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Around the Web: Research Shows Growth in Mobile Location-Based Services

By The Editors


In a recent webinar about mobile advertising trends, some surprising facts emerged about location-based services. The findings from research firm Socintel360 detailed how more users are relying on location-based services via their smartphones. More than half of the US population is using location-based services, which is up 42 percent from 2013. Based on these findings, the research firm predicts that by 2017, 220 million people will be using this type of function on their mobile devices.

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The Black Hole of Marketing: What It Is and Why It’s Hurting Your Business

By Elisabeth Mischel, Vice President, Insights Sales

the black hole of marketing

You’ve just launched a new product. Your company has spent months on the new product development process: brainstorming multiple product ideas, screening concepts for consumer purchase intent and optimizing every detail to ensure the new product will be positively received by today’s selective shoppers. Data is collected and crunched until your company’s executives feel confident that this newest idea will be successful based on volume forecasting, brand spending and the competitive landscape. There’s tight control and rigorous analysis throughout the product development process. But once that product goes to market, how long will it take before you have real data to show how it’s performing?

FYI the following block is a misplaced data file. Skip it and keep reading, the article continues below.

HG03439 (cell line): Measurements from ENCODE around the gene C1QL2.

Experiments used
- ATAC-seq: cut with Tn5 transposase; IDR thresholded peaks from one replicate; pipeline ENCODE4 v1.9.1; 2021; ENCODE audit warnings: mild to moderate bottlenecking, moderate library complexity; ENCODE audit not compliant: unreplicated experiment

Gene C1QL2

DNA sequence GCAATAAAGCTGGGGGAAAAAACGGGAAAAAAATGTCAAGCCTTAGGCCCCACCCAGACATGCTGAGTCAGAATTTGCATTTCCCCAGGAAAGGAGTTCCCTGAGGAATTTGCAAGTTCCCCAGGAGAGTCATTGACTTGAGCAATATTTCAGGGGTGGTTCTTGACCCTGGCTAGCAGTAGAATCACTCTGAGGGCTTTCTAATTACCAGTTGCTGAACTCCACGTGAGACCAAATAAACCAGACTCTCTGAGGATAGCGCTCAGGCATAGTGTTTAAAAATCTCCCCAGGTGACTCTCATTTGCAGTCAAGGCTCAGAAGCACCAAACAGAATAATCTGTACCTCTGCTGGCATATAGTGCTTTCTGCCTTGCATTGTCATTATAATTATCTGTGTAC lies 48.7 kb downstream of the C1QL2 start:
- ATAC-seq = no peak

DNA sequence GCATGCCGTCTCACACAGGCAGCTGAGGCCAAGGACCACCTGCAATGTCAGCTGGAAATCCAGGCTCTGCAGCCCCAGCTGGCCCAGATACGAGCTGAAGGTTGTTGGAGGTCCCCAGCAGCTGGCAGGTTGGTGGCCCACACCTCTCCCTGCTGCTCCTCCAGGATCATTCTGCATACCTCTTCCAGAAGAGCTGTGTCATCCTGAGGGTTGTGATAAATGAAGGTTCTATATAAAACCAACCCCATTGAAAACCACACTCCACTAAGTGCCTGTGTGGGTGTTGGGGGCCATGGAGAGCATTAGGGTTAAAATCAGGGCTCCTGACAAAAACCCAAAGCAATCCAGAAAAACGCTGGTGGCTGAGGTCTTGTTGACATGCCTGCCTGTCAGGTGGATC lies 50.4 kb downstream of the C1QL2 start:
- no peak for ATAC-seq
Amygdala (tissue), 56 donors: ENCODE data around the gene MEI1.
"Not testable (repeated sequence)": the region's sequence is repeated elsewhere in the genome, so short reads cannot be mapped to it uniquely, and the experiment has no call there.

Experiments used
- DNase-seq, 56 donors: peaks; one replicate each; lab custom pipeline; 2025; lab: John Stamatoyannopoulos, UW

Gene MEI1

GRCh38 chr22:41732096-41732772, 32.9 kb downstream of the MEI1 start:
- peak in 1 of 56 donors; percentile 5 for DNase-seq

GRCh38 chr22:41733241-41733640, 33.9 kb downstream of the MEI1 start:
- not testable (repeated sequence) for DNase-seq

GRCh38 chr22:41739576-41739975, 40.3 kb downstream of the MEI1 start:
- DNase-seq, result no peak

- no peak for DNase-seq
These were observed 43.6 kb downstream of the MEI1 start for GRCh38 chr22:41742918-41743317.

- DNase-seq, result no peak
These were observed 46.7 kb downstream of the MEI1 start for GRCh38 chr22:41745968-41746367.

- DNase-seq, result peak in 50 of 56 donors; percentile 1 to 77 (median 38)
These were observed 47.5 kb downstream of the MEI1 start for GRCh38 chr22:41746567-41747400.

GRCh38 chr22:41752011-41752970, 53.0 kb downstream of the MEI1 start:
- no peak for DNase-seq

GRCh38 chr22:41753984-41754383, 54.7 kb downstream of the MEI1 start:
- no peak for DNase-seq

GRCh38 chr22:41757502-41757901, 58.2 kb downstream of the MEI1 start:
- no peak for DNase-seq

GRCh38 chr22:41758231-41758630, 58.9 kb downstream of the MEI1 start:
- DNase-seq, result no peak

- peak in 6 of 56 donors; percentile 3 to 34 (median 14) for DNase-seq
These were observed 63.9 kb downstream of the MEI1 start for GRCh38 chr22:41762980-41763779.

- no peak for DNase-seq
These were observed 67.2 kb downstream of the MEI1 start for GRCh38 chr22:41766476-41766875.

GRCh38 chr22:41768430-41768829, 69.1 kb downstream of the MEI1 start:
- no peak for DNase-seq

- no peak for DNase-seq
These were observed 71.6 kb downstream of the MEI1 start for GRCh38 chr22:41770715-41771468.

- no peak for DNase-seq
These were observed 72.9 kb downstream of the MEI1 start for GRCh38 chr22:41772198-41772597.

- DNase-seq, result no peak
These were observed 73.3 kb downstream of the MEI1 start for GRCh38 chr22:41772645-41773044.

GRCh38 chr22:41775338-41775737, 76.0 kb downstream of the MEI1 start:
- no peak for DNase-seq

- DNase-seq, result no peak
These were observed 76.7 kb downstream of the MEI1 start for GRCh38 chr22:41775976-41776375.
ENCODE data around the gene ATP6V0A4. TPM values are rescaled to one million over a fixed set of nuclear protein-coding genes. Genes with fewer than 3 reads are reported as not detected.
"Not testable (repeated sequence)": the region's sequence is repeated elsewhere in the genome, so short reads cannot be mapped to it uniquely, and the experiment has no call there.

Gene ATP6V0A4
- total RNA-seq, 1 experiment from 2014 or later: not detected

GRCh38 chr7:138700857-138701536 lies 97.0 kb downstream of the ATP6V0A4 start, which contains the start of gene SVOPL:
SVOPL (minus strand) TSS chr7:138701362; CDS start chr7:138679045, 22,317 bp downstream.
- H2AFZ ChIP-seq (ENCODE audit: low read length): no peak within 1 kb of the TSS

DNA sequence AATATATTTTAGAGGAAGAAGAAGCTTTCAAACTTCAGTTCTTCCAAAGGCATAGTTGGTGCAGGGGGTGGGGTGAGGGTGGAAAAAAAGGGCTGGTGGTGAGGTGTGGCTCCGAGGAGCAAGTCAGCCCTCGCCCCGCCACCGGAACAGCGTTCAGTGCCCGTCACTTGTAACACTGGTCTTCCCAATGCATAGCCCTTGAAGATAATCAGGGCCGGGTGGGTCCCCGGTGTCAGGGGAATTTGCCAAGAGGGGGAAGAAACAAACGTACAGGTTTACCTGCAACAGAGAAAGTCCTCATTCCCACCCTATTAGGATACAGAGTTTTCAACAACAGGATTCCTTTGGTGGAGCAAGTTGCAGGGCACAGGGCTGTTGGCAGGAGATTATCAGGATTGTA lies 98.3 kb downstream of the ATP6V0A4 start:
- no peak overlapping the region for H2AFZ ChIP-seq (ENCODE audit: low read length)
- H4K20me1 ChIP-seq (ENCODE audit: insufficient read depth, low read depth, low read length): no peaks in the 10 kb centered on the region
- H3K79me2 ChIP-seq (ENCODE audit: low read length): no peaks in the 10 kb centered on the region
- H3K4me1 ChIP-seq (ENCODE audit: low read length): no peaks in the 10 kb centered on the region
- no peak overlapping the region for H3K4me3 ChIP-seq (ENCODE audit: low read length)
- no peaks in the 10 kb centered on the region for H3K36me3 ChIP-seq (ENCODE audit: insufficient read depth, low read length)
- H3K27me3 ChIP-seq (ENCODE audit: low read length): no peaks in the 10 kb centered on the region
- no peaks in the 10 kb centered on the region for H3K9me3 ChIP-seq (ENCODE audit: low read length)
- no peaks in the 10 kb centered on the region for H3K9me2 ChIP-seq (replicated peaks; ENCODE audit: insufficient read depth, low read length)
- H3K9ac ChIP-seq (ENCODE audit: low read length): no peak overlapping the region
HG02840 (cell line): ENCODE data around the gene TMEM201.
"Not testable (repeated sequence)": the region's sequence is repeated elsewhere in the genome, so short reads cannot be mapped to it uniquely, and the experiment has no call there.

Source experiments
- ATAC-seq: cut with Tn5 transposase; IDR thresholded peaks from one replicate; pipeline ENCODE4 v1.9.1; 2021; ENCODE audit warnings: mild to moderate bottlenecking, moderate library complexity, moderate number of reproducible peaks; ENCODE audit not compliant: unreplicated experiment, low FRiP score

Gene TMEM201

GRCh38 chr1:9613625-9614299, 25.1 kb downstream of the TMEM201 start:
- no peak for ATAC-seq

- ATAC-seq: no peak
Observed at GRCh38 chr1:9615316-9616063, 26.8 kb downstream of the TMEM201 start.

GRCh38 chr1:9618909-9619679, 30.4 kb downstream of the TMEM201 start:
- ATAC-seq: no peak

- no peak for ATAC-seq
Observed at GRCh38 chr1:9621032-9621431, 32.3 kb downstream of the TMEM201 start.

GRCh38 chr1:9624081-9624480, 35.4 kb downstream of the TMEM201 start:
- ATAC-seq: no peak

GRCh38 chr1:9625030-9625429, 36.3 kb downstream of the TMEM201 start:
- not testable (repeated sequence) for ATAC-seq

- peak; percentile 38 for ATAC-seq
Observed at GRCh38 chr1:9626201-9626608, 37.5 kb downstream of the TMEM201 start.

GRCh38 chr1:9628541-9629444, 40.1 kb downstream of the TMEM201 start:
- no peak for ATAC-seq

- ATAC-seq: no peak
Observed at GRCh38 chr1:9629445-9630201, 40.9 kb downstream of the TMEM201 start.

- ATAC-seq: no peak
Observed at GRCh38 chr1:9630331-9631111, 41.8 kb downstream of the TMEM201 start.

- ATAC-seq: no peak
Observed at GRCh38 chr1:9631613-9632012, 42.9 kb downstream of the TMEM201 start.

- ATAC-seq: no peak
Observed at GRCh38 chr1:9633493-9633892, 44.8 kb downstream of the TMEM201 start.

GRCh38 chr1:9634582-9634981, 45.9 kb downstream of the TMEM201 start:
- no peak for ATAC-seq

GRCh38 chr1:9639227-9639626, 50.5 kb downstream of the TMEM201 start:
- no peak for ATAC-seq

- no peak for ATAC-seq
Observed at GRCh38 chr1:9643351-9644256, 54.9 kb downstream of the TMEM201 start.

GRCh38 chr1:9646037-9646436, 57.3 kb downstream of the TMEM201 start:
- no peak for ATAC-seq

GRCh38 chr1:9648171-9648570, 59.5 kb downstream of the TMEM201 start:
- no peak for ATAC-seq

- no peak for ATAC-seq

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Getting to Know Your Market Research Sample: How Audiences Are Sourced

By Dean Burnett, Senior Director, Global Panel and Sampling Operations


The introduction of online panels has created more opportunities for researchers and brands to connect with representative consumers. But as the vast majority of market research has migrated online and to mobile devices, a question often comes up: where do these respondents actually come from? Market research agencies and in-house brand researchers often access research panels, groups of individuals that have been assembled by sample providers and survey technology platforms to answer questionnaires on-demand. For many, using a market research sample is a leap of trust; you don’t have the same connection with someone pulled from your own customer list or the ability to vet a respondent based on the verbal cues during a phone interview. An understanding of how carefully these diverse sets of respondents are sourced and vetted can build trust in the process. Let’s take a closer look at how audiences are sourced and how technology is used to ensure only high-quality respondents participate in surveys.

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The Key to Successful Digital Concept Testing: Align Your Imagery and Benefits

By Karyn Hall, Vice President, Insights

concept testing

Concept testing is a broad reference and can include anything from screening ideas at the earliest stages of development to evaluating market potential of an idea that is considered final and ready to launch. Advances in technology have made it easier and more affordable to test ideas, and the vast expanse of available resources to create concepts allows a much more polished look at any stage in the testing process.  However, even the most finished looking concept can fail to generate interest if the benefits of the idea are not well articulated through the text and images included. Preparing a great concept requires having a clear benefit and point of view that you want to communicate about your idea. Imagery is a particularly important element because it is typically the first and most influential part of the concept that a consumer sees.